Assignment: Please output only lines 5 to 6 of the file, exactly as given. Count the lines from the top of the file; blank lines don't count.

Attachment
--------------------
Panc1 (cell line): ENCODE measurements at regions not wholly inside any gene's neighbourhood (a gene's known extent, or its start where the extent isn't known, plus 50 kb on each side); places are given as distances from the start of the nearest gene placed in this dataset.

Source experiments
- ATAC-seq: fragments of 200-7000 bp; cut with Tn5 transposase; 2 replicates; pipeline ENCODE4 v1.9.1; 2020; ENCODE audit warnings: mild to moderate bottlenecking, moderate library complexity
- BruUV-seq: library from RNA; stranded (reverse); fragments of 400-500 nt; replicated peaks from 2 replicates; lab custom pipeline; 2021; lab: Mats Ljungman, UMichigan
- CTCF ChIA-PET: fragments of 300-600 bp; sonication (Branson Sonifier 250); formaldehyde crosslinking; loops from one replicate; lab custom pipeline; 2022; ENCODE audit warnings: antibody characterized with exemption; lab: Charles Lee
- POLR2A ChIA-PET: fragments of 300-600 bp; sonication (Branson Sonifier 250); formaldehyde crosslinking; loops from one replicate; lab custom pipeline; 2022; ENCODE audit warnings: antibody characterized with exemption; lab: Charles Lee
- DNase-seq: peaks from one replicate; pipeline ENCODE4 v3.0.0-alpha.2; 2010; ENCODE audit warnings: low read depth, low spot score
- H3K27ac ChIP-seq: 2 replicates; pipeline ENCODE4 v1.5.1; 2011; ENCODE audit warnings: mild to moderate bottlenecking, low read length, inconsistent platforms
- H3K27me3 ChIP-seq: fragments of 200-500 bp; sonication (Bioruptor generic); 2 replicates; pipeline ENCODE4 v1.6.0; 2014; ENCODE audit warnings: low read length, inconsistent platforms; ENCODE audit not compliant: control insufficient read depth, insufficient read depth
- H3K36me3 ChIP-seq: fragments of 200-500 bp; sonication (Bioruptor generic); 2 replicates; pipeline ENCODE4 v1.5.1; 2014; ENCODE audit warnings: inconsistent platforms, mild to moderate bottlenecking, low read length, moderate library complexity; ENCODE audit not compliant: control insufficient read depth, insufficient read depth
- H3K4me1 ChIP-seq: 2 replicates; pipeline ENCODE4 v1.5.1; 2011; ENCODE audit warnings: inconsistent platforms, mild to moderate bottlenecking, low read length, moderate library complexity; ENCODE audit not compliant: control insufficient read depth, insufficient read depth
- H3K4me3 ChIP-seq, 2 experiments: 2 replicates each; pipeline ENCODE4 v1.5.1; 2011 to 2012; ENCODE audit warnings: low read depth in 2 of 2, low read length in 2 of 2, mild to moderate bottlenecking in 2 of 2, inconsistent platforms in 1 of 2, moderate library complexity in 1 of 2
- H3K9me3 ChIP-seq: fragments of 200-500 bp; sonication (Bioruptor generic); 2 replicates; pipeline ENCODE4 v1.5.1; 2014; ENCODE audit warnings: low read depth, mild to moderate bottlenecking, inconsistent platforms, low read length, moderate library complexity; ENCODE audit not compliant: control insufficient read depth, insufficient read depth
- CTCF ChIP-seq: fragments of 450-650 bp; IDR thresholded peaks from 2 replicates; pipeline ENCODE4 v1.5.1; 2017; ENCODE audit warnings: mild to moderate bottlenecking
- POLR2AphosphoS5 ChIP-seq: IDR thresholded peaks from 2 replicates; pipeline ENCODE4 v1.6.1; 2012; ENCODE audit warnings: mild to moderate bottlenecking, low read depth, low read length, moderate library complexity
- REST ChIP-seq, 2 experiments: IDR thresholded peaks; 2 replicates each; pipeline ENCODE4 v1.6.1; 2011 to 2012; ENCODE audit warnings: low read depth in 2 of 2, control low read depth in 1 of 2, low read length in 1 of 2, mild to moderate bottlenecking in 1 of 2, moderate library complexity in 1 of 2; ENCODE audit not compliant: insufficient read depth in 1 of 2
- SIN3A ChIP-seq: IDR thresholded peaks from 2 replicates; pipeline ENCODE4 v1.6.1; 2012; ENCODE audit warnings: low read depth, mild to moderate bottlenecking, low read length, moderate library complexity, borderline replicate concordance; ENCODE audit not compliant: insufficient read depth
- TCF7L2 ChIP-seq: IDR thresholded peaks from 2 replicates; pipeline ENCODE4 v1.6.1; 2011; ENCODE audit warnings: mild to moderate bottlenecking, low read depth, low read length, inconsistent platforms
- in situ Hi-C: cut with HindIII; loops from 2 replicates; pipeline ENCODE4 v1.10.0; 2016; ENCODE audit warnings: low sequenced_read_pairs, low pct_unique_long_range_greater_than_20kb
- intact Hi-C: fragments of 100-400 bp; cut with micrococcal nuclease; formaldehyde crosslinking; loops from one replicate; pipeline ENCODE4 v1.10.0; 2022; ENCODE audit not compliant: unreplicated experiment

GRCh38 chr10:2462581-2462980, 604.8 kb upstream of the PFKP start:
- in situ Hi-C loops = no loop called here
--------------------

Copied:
- CTCF ChIA-PET: fragments of 300-600 bp; sonication (Branson Sonifier 250); formaldehyde crosslinking; loops from one replicate; lab custom pipeline; 2022; ENCODE audit warnings: antibody characterized with exemption; lab: Charles Lee
- POLR2A ChIA-PET: fragments of 300-600 bp; sonication (Branson Sonifier 250); formaldehyde crosslinking; loops from one replicate; lab custom pipeline; 2022; ENCODE audit warnings: antibody characterized with exemption; lab: Charles Lee